With a keen eye for the outlandish, playwright Sheila Callaghan (“That Pretty Pretty; or, The Rape Play”)is an obvious catch for D.C.’s Woolly Mammoth Theater, which next season celebrates 30 years of convention-defying stagecraft. “Fever/Dream” is Callaghan’s absurdist take on the 17th century play “Life Is a Dream,” by Spain’s Pedro Calderon de la Barca. Given maximum manic treatment by director and Woolly a.d. Howard Shalwitz, it exudes the kind of infectious zaniness that occasionally attracts cult followings.
How’s this for being in the moment? A badly managed company is about to go belly up, throwing its dedicated employees onto the streets. Meanwhile, an interoffice romance is played out in frantic X-rated text messages displayed on a screen like a stock ticker. A sudden job opening in customer service is posted on Craigslist.
These are just some of the topical embellishments to a 370-year-old play that now begins in the basement of a modern office tower, where a solitary and bedraggled individual is literally chained to his desk, answering incessant phone calls from angry customers and apologizing in studiously earnest tones. Occasionally, scraps of food are dropped from above and instantly devoured.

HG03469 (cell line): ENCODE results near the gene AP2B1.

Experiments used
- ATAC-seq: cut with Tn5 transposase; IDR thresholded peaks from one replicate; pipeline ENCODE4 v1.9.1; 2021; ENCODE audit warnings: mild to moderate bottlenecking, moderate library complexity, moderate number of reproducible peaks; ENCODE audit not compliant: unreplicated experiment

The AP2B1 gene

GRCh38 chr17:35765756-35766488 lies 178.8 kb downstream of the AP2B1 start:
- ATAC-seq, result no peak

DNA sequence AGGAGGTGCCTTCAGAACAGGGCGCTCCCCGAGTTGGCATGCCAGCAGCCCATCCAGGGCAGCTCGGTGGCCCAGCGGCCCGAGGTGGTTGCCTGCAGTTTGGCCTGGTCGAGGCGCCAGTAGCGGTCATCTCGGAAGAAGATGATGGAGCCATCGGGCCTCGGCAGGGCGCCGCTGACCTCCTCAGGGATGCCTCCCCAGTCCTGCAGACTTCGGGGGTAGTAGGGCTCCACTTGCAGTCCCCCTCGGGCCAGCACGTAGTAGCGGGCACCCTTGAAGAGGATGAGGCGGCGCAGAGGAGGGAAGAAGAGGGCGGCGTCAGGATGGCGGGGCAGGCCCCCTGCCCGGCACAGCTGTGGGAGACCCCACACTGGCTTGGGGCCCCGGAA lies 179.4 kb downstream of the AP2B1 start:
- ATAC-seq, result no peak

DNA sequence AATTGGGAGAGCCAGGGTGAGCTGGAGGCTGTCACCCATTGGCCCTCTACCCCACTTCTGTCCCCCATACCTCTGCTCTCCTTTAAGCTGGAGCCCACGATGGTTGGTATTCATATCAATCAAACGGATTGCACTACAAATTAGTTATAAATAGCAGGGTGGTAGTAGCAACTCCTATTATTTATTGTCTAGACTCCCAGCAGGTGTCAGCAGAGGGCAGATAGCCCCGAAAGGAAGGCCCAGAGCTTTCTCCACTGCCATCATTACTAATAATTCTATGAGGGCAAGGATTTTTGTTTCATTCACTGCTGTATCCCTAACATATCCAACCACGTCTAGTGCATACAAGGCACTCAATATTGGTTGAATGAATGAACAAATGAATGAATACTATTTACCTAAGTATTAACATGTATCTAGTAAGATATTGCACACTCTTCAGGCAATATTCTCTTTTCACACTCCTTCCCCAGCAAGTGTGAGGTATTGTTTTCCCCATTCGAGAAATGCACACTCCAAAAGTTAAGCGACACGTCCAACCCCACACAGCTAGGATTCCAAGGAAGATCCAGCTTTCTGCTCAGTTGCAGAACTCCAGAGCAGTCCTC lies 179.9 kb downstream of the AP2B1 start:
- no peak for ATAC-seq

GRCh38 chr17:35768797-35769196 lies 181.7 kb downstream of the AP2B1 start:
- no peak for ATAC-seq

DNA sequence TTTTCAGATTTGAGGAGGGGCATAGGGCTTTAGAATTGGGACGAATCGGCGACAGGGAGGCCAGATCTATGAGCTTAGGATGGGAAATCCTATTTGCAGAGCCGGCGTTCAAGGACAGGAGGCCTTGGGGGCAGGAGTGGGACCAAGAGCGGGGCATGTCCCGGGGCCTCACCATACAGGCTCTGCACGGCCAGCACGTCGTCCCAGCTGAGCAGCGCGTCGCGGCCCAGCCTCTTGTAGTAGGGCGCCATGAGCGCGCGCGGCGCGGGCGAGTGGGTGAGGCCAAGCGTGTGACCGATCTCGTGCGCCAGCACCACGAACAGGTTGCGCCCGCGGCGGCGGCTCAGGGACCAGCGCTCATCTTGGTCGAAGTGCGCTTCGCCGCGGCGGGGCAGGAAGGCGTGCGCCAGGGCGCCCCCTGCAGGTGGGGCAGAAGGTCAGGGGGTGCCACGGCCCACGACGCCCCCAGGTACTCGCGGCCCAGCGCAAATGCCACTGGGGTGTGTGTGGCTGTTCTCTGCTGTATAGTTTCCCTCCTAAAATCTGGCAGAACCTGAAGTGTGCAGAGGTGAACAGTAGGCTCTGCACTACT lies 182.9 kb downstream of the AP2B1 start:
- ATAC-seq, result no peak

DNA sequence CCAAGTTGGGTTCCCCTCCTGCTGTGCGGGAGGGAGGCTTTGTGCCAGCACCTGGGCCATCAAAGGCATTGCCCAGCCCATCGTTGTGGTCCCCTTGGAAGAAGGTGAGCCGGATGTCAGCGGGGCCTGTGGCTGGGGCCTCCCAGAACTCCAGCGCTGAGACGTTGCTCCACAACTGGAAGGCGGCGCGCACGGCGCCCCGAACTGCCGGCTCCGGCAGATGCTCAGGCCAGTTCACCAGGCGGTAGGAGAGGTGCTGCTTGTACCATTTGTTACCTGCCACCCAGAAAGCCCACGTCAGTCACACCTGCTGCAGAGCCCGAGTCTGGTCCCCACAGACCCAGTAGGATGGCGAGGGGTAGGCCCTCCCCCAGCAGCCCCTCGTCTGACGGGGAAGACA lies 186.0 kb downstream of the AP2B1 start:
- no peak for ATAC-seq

He is Segis (Daniel Eichner), Calderon’s Segismundo, whom we later learn is the imprisoned son of the company president about to be summoned to take over the firm, an assignment for which he is woefully unprepared. Segis is interrupted by a bicycle messenger and her companion, who had pressed the wrong elevator button.
The encounter sets in motion an antics-laden treatise on corporate leadership unveiled in high-camp mode around the character’s brief and disastrous tenure at the top, his reincarceration and assurance by his handlers that it was all a dream. Subplots include a romance between two executives aspiring for the top job, one of whom is pursued by his jilted lover posing as that bike messenger (a scrappy Kimberly Gilbert).
Eichner is entertaining throughout as the morose prisoner and liberated autocrat ready to gorge on food and sex. Others in the solid cast include Drew Eshelman as the bumbling president so eager to abdicate, Kate Eastwood Norris and KenYatta Rogers as the incompetent executives, and Michael Willis as the twisted jailer.
The 18-member troupe, largest ever for Woolly, includes 11 young dancers who appear throughout the play, their routines choreographed with engaging impishness by Meisha Bosma. Especially enjoyable are their turns as corporate accountants attired in vests and green eye shades by designer Franklin Labovitz.
The satire is played out on an appealing set by Misha Kachman. An open stage transforms quickly from dreary dungeon to modern executive suite, surrounded by three skyscrapers toppled over like tipsy soldiers. A cramped elevator is at left to figuratively whisk riders to the two extremes. Artfully lit by Colin K. Bills, the set is embellished by Evan Martella’s colorful video designs and Veronika Vorel’s myriad sound effects.
It’s Shalwitz’s incessantly over-the-top staging that drives this play, even more so than Callaghan’s generally crisp dialogue, which is enjoyable in its parody but in need of belly-laugh humor. For some, the incessant hijinks will grow tiresome as the parody theme is mined. But the evening is filled with nice touches, especially the opening with Frank Sinatra crooning Johnny Mercer’s gentle “Dream.”